River Colne, Essex
The Colne's two main tributaries start near the villages of Stambourne Green and Birdbrook in Essex. These converge in Great Yeldham, and then flow through Sible Hedingham, Halstead, Earls Colne, Colne Engaine, White Colne, Chappel and Ford Street before reaching Colchester.
The Colne Valley has a flood plain which spans approximately 300 yards by the time it enters Colchester. This area is used as pasture, as the river at this stage has no safeguards against its rising the two feet it needs to burst its banks, although it is split between two pasture areas in Spring Lane, Old Lexden.
Roughly to the south of Colchester North Station, the river passes under a bridge and into a concrete-lined area that was used as an open-air bathing facility until the 1970s, and is now used by canoeists.
The river below the abandoned bathing place meanders under a road bridge at the bottom of North Hill, and tumbles down a weir used for discharge control at Middlemill, the site of a now-demolished mill. It forms the border of Colchester's Castle Park and the cricket ground, and footbridges cross it to provide access from the town centre to residential areas on the north side of the flood plain, which occasionally floods should the river rise too much. The river encircles one side of a small lake, and then turns southeast, and then south, before falling over a large weir and becoming tidal.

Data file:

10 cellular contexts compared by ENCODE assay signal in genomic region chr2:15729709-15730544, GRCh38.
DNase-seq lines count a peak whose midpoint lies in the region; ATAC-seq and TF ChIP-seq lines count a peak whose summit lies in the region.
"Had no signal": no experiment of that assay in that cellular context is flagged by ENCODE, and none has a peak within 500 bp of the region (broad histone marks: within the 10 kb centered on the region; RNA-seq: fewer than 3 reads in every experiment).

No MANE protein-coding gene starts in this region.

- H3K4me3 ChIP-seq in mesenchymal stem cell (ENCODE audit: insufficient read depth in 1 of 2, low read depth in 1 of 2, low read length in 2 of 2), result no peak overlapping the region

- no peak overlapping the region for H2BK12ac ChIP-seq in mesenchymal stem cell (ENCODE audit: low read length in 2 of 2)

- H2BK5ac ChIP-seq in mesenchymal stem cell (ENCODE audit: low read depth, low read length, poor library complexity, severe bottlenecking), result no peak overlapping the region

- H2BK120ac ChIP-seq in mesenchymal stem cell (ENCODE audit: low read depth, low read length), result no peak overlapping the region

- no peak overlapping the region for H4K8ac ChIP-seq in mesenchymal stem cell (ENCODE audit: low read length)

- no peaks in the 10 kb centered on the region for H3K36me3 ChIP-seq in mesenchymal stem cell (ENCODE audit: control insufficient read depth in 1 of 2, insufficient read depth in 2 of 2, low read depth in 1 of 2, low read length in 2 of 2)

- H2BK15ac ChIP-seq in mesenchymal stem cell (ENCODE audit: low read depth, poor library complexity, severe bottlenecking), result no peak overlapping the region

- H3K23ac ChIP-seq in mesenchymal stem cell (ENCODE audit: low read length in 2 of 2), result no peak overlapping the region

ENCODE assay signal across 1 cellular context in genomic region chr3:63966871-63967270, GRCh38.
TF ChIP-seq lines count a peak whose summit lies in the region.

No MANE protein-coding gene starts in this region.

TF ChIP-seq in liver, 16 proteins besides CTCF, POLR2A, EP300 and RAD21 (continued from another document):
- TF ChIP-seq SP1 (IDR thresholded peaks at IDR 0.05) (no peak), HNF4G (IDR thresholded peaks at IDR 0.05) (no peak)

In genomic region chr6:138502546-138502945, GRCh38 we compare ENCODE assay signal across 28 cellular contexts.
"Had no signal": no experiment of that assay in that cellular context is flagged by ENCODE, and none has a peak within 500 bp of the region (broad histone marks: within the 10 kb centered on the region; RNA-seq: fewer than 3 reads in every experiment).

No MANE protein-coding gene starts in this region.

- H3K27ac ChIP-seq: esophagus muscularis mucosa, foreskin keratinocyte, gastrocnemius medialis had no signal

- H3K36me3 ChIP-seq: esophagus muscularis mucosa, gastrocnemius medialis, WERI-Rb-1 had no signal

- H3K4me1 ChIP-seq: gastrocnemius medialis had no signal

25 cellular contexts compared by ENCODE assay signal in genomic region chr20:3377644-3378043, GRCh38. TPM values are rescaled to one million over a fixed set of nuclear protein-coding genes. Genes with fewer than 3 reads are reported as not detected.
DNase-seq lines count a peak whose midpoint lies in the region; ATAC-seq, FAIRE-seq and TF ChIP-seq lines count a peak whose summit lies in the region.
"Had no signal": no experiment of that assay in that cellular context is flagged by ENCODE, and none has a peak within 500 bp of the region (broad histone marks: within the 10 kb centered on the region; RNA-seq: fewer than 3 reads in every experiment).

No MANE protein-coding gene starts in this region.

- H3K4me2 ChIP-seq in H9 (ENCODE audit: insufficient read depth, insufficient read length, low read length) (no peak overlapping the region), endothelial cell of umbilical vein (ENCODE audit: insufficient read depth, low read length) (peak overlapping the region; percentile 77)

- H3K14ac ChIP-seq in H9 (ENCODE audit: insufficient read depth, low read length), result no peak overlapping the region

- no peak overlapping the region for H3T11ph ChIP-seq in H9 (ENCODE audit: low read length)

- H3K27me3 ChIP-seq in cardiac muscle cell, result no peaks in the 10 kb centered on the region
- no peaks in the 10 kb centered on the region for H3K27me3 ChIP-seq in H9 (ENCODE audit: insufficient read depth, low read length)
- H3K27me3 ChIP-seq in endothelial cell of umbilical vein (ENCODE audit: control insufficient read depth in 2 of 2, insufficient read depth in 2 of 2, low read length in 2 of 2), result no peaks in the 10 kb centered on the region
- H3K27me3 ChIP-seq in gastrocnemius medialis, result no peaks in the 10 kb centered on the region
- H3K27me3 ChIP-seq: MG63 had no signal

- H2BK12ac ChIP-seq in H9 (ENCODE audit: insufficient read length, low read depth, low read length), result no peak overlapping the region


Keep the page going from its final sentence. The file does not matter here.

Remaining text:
The tidal river is flanked by broad mudbanks at low tide, and flows through the Hythe, past the campus of the University of Essex, and then through the villages of Rowhedge and Wivenhoe past the tidal barrier and down to Brightlingsea. Downstream from the barrier, the Colne is marked by navigation buoys.
The Colne opens into the sea on the north side of the broad estuary of the Blackwater.
Sights along the river
The banks of the Colne frequently incorporate Second World War pillboxes, particularly close to navigable crossings.
From Castle Park to Wivenhoe Railway Station, National Cycle Network Route 51 roughly follows the course of the Colne. This is a mixture of tarmac-surfaced shared-use paths, a short tarmac/gravel-surfaced area and, once out of the urban area of Colchester, a beaten path on the north levee of the river that passes the Hythe and the university all the way to Wivenhoe.
The Hythe area of Colchester, through which the Colne flows, was, from Roman times, a small port that supplied the town. However, the river is no longer deep enough to support ships large enough to make this viable, and water trade is now non-existent. Victorian-era plans to dredge the river once more ultimately failed.
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